Ben and Meghan Garnock are celebrating, (pictured above with young Sam). And there is much to celebrate. June 3rd marks their first anniversary as owners of The Dorrigo Butcher. It also means Ben has completed his first year as an apprentice Butcher and the couple have survived their first year as new business owners. “You could say it has been a true baptism of fire. Drought, fires, Covid, new business, new industry and new community. But we are still smiling,” says Ben.
One can’t help but ask the obvious. Who would buy a new business in a completely new industry in a new town? However, queuing for service, (albeit adhering to the current social distancing guidelines), and being entertained by the banter amongst the Dorrigo locals and the friendly Butchery staff, one quickly realises that this young couple of optimists are already an integral part of the Dorrigo landscape.
They have certainly had a remarkable and meandering journey getting here. The couple met studying in Sydney. Ben studied Civil Engineering and Meghan International Studies, majoring in Development. They shared a dream of working and contributing overseas, which became a reality when Ben secured a role as an advisor with ‘Engineers without Borders’ in Cambodia and Meghan a role with Australians for International Development in the Ministry of Women’s Affairs.
“Our time in Cambodia was life changing and has shaped all of our decisions since,” says Ben. “We gained a true sense of family and community, working and living amongst Cambodian people. Cambodians view their work colleagues as their second family. Every lunchtime was a communal coming together, a sharing of food and friendship. Everyone is included. We knew when we were leaving Cambodia we wanted to find that same community spirit and family connection.”
And hence the move to Dorrigo. Meghan’s family have owned a property outside Dorrigo for 18 years. “We wanted to bond again with my family and contribute to the family farm,” says Meghan. For the past two years the farm has been producing sheep. The plan was to help grow the business, while exploring other opportunities with food, capitalising on what the farm could produce in other areas.
One quickly realises that Ben and Meghan’s entrepreneurship is as strong as their sense of community. They are also self-confessed ‘foodies’, so when the Dorrigo Butchery serendipitously came onto the market, the couple decided to take the leap. “We have learnt a lot. It has been a tumultuous year, but we have been blessed with the support of our local community, which keeps our spirits up. I mean, what else can go wrong, unless Dorrigo is hit by locusts!”
The family farm is now supplying 80% of their yearly lamb needs and capacity is only growing. Most of the other produce sold at the butchery is sourced locally, in keeping with their values and the values of their community. “We are lucky to live in a region that has a wealth of produce to choose from; seafood, pasture-raised beef and lamb, veggies, fruit, spices & nuts, and all of it is local, seasonal and available. With the current pandemic people are looking not just for the lowest price, but also for the best quality produce for their money. When you buy local, you can ask where it was grown, how it was grown, and when it was harvested. Produce that is generated in huge quantities lacks the care and consideration of a local operation, and customers tell us that this is worth paying for,” says Ben.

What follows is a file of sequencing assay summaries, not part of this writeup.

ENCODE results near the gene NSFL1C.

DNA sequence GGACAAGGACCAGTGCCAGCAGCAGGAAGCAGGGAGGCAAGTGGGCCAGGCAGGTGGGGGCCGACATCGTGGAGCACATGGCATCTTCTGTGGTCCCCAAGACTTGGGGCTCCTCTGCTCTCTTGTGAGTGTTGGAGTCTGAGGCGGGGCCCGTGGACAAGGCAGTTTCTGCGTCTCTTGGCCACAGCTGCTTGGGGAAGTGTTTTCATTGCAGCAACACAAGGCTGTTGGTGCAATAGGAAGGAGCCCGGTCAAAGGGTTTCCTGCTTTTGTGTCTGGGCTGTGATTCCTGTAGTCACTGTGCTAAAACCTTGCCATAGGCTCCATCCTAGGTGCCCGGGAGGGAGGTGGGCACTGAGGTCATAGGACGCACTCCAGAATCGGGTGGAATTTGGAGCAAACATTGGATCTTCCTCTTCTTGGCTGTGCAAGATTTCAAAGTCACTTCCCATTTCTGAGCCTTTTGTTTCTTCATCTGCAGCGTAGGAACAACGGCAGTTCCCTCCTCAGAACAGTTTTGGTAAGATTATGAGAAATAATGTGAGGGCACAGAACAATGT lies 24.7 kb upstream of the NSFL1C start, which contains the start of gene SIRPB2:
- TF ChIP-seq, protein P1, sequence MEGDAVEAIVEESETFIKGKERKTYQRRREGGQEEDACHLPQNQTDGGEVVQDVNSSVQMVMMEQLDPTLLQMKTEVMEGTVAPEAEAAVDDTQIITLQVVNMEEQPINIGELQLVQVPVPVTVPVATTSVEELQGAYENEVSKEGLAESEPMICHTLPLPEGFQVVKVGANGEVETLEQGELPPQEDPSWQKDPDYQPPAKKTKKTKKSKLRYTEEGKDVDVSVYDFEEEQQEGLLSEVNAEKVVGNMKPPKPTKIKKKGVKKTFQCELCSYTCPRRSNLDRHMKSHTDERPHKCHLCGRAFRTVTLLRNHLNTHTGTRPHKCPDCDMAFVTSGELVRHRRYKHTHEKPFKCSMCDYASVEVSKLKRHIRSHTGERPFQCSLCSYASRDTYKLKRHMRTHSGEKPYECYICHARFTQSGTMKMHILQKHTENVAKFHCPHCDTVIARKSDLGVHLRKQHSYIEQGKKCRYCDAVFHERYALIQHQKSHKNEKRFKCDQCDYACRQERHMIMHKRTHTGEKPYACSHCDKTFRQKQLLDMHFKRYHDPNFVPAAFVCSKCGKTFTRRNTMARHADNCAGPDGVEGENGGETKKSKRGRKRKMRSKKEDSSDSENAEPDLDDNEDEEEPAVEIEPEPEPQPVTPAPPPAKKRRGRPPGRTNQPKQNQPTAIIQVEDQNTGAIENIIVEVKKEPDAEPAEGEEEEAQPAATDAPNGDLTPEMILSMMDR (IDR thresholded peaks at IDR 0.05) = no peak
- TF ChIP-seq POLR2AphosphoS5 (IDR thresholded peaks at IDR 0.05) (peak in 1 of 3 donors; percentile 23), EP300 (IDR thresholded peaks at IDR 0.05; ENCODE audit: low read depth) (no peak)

As the local community have supported them, Ben and Meghan are advocates for giving back and supporting the other local businesses. “We want this region to not only survive, but thrive. Shopping local means local businesses are sustainable and we don’t see empty shops. Money spent locally supports family businesses, and this flows onto other jobs in the town in important areas such as education, health, and more small businesses. A thriving town has a network of volunteers, service clubs, community support and cultural events that in turn attract more people to the area. With thriving regional areas come amazing holiday destinations and food experiences, and ongoing relationships that bring people back to the same area,” says Meghan.
Their optimism and enthusiasm for the future of their new community and the possibilities for their new business is palpable. So is their commitment to quality and authenticity, and it shows. “We’ve spent the past year listening to our customers. They tell us what they value, what they like, and what they want to see,” says Ben. The traditional country town butchery has certainly had a subtle but distinct facelift over the past year, including new products on offer for their customers. But locals are happy and that’s what counts.